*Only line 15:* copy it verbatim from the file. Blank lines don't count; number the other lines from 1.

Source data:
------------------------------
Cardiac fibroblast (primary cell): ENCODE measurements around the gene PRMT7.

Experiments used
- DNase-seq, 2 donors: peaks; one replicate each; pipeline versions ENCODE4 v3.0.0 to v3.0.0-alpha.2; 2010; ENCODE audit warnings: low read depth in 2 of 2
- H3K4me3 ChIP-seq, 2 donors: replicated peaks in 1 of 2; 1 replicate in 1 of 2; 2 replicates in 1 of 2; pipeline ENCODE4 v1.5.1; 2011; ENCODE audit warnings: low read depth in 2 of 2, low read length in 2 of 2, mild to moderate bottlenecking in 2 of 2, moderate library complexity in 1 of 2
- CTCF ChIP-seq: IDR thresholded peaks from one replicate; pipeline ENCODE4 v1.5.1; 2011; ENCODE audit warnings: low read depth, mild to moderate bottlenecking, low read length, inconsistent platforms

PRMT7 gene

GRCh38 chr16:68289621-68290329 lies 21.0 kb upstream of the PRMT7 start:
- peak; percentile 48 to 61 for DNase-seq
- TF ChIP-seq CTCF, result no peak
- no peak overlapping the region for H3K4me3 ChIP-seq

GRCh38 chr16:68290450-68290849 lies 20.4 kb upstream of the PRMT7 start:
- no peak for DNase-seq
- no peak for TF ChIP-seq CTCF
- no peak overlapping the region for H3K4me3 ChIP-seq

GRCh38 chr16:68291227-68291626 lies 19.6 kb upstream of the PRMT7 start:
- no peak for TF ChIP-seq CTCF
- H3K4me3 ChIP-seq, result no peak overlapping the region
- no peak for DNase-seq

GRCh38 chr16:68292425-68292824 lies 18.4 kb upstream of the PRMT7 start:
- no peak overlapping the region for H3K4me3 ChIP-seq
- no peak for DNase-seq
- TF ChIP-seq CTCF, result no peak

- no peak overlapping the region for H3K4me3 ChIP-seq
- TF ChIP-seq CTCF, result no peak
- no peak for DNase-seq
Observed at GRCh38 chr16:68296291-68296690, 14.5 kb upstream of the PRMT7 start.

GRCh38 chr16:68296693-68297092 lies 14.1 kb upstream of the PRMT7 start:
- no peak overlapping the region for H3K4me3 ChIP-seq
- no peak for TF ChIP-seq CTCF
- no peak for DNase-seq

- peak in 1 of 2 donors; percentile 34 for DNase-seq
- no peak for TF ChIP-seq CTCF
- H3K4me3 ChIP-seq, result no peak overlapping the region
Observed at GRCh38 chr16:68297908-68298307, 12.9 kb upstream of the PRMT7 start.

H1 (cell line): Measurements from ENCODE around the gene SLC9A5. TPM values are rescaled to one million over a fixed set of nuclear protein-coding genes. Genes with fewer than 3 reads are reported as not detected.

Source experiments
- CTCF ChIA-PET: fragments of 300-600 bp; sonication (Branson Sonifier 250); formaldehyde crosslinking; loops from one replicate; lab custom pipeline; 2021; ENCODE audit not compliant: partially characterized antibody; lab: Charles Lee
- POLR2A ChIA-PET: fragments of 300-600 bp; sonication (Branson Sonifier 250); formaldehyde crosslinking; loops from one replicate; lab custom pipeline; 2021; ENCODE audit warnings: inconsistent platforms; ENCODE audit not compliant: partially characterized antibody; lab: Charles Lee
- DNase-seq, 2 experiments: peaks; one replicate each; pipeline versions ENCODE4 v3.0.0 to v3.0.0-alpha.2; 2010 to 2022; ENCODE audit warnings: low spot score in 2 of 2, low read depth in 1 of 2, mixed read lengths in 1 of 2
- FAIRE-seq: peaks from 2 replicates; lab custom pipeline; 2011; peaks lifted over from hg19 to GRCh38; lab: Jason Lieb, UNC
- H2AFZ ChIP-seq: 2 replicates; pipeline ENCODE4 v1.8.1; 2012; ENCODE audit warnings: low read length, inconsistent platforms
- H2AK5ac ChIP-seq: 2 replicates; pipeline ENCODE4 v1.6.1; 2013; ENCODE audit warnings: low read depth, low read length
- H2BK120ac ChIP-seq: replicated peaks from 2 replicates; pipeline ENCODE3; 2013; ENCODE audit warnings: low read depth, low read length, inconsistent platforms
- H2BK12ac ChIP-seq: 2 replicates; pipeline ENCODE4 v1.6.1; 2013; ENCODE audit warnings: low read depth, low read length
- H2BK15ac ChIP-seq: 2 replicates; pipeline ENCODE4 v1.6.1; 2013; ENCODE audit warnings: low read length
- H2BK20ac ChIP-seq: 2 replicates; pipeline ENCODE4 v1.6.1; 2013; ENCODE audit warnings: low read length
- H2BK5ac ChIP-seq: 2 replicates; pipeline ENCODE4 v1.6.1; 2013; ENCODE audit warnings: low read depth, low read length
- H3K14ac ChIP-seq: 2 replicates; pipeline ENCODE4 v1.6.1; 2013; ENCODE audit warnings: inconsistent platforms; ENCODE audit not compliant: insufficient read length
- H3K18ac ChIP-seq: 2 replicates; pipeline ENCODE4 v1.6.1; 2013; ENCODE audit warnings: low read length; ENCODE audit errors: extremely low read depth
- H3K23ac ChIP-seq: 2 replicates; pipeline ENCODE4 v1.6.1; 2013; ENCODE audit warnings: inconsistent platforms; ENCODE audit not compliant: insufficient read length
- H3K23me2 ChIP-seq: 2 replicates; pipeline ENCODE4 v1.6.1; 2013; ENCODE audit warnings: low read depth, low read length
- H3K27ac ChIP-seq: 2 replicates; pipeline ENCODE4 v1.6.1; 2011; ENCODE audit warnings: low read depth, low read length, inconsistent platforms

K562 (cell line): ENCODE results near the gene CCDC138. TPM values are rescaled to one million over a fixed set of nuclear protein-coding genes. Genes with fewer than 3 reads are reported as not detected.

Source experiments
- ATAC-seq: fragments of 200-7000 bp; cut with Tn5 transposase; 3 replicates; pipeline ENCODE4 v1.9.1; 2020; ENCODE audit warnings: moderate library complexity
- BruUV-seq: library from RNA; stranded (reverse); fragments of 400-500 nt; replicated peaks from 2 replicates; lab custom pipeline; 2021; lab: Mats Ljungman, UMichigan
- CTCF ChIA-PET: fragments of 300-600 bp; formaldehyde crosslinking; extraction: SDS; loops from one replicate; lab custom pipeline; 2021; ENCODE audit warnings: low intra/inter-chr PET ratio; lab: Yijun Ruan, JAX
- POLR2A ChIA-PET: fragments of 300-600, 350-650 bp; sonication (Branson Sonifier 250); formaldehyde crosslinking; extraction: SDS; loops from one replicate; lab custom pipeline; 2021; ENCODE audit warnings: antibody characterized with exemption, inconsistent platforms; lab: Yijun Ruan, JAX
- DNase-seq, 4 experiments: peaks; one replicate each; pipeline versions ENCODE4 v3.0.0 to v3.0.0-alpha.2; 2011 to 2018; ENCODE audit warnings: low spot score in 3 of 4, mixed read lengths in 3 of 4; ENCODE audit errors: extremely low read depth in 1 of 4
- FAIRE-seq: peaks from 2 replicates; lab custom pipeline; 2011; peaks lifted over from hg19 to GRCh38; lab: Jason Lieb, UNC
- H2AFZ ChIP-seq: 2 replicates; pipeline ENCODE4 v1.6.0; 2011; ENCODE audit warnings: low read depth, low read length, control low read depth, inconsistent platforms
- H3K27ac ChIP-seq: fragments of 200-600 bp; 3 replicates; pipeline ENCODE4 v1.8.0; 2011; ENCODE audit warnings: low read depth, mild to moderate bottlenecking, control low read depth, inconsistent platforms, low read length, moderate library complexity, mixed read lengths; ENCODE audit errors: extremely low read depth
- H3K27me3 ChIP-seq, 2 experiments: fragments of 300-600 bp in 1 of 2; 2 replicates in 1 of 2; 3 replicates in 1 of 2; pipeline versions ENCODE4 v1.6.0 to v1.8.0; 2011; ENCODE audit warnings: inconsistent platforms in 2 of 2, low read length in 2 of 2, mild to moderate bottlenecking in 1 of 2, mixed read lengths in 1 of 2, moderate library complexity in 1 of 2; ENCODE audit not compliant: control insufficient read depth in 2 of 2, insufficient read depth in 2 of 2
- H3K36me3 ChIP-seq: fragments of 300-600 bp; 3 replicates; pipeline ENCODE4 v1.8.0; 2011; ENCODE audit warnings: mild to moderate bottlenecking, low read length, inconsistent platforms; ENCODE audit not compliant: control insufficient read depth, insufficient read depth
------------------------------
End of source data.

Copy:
GRCh38 chr16:68291227-68291626 lies 19.6 kb upstream of the PRMT7 start: